I love the idea of raising children in a realistic setting, rather than surrounding them with technicolor toys or unattainable role models. I’m also a big proponent of forever learning – the concept that just because we’re all grown up and no longer in school doesn’t mean we should close the books on a great history, science or art lesson. Recently, “The Kid Should See This” caught my eye as a smart way to combine these two passions while throwing in a bit of entertainment along the way…
Curated by mother Rion Nakaya and her two children (ages 2 and 5), “The Kid Should See This” is a Tumblr playlist filled to the brim with kid-friendly (but not kid-intended) videos that stretch the imagination and educate the mind. A fresh change of pace from over-the-top animations and silly music, the videos are often high quality, thoughtful and span a variety of disciplines – always seeking to further knowledge in any capacity.
“About two years ago, I was looking for scat examples [to share with my son] and stumbled upon the most exquisite black and white video of Ella Fitzgerald scatting on stage in 1969,” Rion writes. “I showed it to him and he liked it so much that he was scatting all week. His excitement for Ella really affected me. I wanted every kid to see Ella scat and I figured that most probably hadn’t had the time or opportunity to seek something like that out. I wanted to share the old swing tunes that my Grandma liked. I wanted to surface the kind of content I watched as a kid: Mikhail Baryshnikov dancing, Jaques Cousteau specials, and Mutual of Omaha’s Wild Kingdom. These weren’t programs made specifically for children, but were made to be meaningful to anyone of any age.”
So Rion registered the URL and began gathering videos she’d already been sharing with her kids. Since then, the site has gone viral with teachers, parents and kids enthusiastically sharing inspiration and knowledge through a variety of platforms. “I don’t post anything that I think underestimates the intelligence of children,” Rion writes. “For example, I avoid “made for kids” animal videos that feature zany narrators, guitar riffs, and wacky sound effects. Why dumb it down when the subject matter is so compelling on its own?” (Sounds familiar!)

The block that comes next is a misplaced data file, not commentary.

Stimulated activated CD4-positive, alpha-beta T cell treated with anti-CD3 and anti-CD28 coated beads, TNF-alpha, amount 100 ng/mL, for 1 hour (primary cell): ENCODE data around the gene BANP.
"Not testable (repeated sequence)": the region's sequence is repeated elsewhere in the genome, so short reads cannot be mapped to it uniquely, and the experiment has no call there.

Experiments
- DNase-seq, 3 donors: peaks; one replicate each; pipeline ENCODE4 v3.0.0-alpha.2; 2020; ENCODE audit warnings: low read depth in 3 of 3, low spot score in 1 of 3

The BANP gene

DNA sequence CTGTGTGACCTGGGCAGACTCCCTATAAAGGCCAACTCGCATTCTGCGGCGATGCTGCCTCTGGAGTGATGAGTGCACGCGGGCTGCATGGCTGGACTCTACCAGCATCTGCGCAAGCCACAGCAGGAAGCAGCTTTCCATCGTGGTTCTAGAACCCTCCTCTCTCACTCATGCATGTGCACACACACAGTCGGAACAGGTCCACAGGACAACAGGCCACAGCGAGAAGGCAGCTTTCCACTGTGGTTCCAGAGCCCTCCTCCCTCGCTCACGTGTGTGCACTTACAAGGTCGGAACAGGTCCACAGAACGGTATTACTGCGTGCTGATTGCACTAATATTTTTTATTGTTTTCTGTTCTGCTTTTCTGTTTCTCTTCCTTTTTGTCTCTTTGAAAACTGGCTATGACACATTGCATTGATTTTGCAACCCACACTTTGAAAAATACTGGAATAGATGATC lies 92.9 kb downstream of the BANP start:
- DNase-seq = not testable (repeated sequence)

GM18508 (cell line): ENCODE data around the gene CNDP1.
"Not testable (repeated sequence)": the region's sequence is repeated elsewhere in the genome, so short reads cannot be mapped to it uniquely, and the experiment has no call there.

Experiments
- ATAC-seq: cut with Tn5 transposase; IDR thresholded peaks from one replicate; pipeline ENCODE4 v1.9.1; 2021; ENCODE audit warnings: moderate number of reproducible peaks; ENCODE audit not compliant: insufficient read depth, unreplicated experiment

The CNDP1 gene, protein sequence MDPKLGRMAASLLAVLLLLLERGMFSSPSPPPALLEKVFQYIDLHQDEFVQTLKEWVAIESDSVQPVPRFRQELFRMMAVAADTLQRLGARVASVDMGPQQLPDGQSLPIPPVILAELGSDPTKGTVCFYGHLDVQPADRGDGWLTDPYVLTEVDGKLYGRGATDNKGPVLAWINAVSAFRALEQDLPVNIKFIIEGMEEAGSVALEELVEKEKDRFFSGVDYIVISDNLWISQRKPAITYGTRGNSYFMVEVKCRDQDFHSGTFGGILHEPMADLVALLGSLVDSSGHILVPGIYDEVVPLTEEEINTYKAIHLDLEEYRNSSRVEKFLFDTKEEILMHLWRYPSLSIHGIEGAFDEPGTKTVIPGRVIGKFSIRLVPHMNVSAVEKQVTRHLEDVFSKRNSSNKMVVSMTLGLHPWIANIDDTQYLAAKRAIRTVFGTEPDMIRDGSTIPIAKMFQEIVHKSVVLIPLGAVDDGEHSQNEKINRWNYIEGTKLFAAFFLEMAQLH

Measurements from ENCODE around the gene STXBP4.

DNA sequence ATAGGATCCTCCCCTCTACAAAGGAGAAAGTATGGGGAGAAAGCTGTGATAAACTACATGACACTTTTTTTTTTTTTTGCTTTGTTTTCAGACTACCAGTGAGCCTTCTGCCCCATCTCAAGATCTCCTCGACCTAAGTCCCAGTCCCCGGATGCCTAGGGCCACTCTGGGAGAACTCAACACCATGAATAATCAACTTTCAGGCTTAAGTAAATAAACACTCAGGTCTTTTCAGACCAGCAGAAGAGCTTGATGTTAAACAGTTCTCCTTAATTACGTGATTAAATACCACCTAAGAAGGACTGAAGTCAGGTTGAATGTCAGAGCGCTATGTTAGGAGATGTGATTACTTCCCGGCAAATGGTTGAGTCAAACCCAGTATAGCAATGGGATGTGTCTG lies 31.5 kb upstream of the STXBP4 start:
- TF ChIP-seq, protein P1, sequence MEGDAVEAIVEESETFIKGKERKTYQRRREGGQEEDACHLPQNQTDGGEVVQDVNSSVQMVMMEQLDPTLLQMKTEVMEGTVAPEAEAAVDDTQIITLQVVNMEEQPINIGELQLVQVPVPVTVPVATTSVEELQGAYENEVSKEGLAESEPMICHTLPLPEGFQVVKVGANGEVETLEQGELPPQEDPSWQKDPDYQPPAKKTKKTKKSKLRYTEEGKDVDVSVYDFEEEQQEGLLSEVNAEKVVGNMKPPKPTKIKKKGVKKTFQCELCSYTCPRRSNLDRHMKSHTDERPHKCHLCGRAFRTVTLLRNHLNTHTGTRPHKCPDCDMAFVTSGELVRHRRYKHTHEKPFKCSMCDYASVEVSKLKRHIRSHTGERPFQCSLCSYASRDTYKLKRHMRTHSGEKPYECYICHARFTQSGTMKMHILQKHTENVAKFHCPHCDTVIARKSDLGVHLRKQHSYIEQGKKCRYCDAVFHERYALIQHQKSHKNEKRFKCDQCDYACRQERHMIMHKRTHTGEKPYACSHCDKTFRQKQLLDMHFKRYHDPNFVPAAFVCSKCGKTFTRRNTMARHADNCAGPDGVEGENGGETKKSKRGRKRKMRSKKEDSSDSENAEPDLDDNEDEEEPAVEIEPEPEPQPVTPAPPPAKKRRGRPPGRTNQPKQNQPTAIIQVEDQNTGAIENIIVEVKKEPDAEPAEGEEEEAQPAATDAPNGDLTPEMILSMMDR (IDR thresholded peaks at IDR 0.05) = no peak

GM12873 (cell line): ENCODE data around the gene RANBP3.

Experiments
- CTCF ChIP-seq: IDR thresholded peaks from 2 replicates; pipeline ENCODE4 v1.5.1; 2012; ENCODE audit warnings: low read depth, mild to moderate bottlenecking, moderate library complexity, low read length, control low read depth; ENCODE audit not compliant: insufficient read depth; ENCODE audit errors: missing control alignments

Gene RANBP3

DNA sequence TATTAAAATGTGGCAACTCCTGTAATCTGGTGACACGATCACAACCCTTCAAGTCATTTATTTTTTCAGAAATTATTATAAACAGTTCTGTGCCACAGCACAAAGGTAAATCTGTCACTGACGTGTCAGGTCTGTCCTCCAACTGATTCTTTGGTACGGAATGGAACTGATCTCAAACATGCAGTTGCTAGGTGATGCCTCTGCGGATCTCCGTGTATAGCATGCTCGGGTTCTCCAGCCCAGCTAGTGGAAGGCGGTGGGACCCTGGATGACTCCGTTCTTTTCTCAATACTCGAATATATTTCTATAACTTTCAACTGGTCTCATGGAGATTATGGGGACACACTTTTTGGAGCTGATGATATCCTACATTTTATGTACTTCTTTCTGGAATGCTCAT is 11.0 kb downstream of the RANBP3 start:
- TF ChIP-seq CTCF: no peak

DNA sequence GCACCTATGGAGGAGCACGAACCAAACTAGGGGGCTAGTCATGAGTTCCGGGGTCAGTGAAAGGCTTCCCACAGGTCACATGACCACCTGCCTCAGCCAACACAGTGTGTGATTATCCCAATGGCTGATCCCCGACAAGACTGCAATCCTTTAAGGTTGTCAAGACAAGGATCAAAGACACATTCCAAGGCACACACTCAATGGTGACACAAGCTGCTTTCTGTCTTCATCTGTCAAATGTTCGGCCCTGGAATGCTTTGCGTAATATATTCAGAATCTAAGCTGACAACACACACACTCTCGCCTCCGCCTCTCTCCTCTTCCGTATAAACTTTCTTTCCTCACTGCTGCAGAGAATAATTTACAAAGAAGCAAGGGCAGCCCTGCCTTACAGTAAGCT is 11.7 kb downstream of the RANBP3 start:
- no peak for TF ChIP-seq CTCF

Although I’m only seven months into my journey as a parent, I think there’s some serious truth to this. I’m continually watching my infant daughter crawl around in our office, passing her vast array of toys for something more interesting – power cords, chair casters, backpack straps, shoelaces. It’s as if she can sense the reality and function of these objects, distinguishing them as objects from a decidedly more grown-up world. And although there’s something to be said for baby-proofing for safety sake, I’ve always wondered if, later down the road, kid-proofing is a cure – or the disease? I like Rion’s perspective:
“From being a kid and from my own parental experiences, I’ve seen how capable children are,” she writes. “When trusted, they rise to the occasion. They flourish when they’re not indulged. They learn how to make smart choices when given more information. I think that socializing young kids with adults can provide greater context for their experiences. When our kids are with us, they’re not as separated from our hopes, passions, questions, challenges, failures, and solutions. They witness our stories and can hopefully reference that as they grow up and create their own stories.”
Rion’s hope with her project is that she’s connecting kids, parents and teachers with high quality online content that can spark curiosity, conversation and further offline exploration. “I’m thrilled that the blog has tapped into a community that values education, creativity, and inventiveness,” she writes. “We’ve been embraced by people who love to learn things, and it doesn’t get better than that.”
I’ve shared a few of my favorite videos Rion has collected throughout this post. Here’s hoping you’ll find a few moments to share these with your own littles throughout the weekend. I’m bookmarking a few for when Bee’s older! Happy Friday, friends.
I’m a strong believer in NOT insulting the intelligence of children.
This is brilliant!!
I agree!!! :)
LOVE this so much! & my kids (age 5, 7 & 10) loved it too, lots of “ooohs”, “aaaah”s and “awesomes”! Bookmarked as a favourite -thanks
You’re welcome! :)
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